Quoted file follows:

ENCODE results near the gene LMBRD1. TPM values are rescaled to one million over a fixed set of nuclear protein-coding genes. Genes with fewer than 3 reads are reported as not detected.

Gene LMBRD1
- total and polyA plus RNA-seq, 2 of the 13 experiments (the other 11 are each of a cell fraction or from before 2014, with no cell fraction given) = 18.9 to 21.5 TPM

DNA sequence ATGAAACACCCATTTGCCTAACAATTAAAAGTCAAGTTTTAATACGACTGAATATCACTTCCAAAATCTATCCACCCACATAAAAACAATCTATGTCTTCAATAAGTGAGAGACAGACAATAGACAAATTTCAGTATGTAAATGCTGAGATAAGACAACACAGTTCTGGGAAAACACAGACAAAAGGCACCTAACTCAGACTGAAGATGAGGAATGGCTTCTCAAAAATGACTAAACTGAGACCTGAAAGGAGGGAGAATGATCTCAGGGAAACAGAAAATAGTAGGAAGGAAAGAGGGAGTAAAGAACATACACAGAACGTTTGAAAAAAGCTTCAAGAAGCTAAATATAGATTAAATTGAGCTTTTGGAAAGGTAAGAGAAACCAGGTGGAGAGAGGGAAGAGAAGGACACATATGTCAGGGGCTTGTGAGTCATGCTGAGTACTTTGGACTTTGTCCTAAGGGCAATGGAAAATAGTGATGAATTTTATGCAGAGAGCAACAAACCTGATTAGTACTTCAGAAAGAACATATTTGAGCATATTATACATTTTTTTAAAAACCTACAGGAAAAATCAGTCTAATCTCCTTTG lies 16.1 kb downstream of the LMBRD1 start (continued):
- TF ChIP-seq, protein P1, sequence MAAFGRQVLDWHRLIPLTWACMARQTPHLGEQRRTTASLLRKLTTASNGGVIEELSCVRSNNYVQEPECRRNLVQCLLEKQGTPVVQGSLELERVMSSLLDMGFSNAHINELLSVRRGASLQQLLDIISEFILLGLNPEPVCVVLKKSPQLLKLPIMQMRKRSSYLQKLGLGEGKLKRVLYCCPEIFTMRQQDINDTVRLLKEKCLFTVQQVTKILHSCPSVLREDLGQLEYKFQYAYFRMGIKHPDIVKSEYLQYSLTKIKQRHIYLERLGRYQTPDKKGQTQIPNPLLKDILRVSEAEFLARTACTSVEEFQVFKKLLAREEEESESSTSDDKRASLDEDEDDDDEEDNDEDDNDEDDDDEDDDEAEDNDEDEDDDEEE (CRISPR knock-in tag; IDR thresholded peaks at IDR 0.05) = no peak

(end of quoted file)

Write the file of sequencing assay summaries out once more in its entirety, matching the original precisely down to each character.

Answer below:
ENCODE results near the gene LMBRD1. TPM values are rescaled to one million over a fixed set of nuclear protein-coding genes. Genes with fewer than 3 reads are reported as not detected.

Gene LMBRD1
- total and polyA plus RNA-seq, 2 of the 13 experiments (the other 11 are each of a cell fraction or from before 2014, with no cell fraction given) = 18.9 to 21.5 TPM

DNA sequence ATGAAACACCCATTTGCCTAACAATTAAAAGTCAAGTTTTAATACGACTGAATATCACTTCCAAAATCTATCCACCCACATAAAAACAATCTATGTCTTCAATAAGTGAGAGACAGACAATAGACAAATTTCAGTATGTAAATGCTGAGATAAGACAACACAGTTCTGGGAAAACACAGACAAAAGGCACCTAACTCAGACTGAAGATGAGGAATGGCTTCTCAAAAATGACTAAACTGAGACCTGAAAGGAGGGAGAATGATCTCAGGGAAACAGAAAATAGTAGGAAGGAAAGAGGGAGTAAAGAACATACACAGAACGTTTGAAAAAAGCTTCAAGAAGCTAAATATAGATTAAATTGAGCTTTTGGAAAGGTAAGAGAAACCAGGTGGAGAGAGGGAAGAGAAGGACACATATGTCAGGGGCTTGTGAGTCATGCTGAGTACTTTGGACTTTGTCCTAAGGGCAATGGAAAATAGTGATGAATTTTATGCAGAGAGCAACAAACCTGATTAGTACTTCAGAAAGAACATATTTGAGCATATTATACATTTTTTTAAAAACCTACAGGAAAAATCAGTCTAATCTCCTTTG lies 16.1 kb downstream of the LMBRD1 start (continued):
- TF ChIP-seq, protein P1, sequence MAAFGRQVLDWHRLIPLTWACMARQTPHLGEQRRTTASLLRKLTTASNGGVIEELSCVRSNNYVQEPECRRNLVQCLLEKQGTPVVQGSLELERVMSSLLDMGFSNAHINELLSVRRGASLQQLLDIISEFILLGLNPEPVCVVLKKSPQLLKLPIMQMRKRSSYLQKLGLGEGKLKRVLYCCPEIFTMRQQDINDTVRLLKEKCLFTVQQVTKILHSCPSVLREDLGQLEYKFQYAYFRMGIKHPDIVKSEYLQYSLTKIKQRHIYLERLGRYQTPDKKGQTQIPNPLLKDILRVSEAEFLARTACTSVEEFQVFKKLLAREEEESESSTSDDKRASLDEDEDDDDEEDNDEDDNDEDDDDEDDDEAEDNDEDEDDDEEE (CRISPR knock-in tag; IDR thresholded peaks at IDR 0.05) = no peak